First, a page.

In the wake of World War II, architect Le Corbusier finally got an opportunity to put some of his lofty urban design visions into practice. Drawing on ideas he had been developing for decades, he created a series of structures that helped usher in an era of Brutalism.
Despite its functionalist name, his first “Unité d’habitation de grandeur conforme” (or: “housing unit of standard size”) was designed to start an inspiring new chapter in urban planning. “Any architect who does not find this building beautiful had better lay down his pencil,” said Walter Gropius of the Bauhaus at its opening ceremony in Marseille.
Constructed in the late 1940s and early 50s, aspects of the building’s structure reflected Corbu’s Five Points of Architecture — a set of strategies he had previously applied to smaller domestic projects.
The new Cité Radieuse was lifted off the ground on columns and built as a modular framework into which units were inserted. A school and pool for children were set on the roof, along with sculptural ventilation towers reminiscent of ocean liner smokestacks (a nod to the modern Machine Age). Apart from that, some wood patterns ingrained in the board-formed concrete and color, ornamentation is relatively absent.
In terms of its program, the building was organized to be a sort of self-contained city. It featured commercial and institutional functions between and above housing levels to serve the residential community.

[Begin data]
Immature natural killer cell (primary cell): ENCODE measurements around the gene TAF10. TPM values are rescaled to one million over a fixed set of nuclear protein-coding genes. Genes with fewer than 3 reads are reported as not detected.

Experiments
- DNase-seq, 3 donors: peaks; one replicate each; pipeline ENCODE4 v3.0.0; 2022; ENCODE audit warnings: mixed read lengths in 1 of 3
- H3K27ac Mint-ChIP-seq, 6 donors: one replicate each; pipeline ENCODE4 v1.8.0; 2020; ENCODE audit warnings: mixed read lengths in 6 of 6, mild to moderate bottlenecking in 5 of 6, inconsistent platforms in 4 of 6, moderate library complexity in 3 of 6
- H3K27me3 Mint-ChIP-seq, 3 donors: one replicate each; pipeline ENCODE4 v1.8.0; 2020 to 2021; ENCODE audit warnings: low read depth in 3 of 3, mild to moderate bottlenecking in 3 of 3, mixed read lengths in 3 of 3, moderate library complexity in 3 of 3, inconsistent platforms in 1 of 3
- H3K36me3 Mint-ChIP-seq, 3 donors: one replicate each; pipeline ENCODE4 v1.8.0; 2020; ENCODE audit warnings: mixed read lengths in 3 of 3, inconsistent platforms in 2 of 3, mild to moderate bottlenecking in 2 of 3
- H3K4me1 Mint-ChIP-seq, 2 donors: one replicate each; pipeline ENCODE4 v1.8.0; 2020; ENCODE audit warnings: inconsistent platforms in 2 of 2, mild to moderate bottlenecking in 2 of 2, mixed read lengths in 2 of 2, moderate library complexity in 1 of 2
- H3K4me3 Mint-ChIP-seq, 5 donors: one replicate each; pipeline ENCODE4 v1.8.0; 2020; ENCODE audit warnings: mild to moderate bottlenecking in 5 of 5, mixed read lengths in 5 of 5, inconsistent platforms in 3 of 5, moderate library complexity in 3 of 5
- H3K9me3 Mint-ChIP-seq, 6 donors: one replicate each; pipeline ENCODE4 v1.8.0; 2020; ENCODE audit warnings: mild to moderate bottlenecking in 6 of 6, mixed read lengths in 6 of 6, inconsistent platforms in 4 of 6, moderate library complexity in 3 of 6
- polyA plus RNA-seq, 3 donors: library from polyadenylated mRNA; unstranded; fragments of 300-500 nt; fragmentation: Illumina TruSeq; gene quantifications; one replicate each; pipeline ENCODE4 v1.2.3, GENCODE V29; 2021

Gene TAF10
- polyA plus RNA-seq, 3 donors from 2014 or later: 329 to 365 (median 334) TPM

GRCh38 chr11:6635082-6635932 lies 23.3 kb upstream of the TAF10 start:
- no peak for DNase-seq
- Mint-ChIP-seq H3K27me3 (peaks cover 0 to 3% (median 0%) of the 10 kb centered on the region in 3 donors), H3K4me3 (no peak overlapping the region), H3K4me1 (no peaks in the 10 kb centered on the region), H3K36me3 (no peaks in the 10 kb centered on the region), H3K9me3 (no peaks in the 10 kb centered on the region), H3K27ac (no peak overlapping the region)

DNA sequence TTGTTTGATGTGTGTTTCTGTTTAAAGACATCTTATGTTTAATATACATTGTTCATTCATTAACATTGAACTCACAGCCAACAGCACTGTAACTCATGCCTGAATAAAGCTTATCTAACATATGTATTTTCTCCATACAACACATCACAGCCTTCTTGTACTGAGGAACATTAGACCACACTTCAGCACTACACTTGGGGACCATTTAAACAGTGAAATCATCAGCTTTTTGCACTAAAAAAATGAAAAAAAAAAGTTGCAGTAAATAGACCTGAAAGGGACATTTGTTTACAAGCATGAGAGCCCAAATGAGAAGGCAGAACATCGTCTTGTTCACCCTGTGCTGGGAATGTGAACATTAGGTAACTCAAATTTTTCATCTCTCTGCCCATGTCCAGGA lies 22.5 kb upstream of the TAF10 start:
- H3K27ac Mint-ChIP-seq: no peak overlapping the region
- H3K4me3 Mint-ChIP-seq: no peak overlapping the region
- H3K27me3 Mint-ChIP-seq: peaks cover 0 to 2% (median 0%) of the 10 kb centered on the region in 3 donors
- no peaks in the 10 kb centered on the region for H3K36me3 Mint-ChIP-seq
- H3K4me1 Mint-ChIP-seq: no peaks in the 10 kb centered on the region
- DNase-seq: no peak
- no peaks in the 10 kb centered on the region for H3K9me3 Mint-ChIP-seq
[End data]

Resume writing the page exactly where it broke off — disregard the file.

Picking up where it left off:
Residences were stacked and wrapped around shared corridors, allowing each unit to extend from one side of the building to the other for maximum sunlight. This also minimized wasted hallway space, since only one access passage was required for each set of three living levels.
Every fourth floor, taller and wider hallways housed shops, restaurants, schools and recreational facilities for the structure’s 1600 residents. Many buildings are driven by floor-to-floor plans, but this strategy is fundamentally sectional — it is about verticals, not just horizontals.
While not as free to form space as he might have been in a conventional house, Corbu carried his modular ideals into individual units as best he could. He offered residents 23 different layouts and an array of custom Modernist furniture, furnishings and fixtures — people could also pick out their own color schemes. In theory, over time, other similar adjacent structures could be built and connected by skyways.
For Corbu, the project was a turning point — it opened the door to more large-scale opportunities around the world, including a series of additional Unité structures that would come to be built around Europe.
He dubbed this first one Cité Radieuse after his earlier (unrealized) vision of a Radiant City. Locals in Marseille, however, sometimes refer to it as “La Maison du Fada” (meaning: The Nutter’s House).
For better or worse, these vertical micro-cities became an inspiration for architects and planners around the world in the decades that followed, including Brutalist designers. Indeed, that subsequent movement got its name from the French word for “raw” — Corbu described his choice of material as béton brut, meaning raw concrete.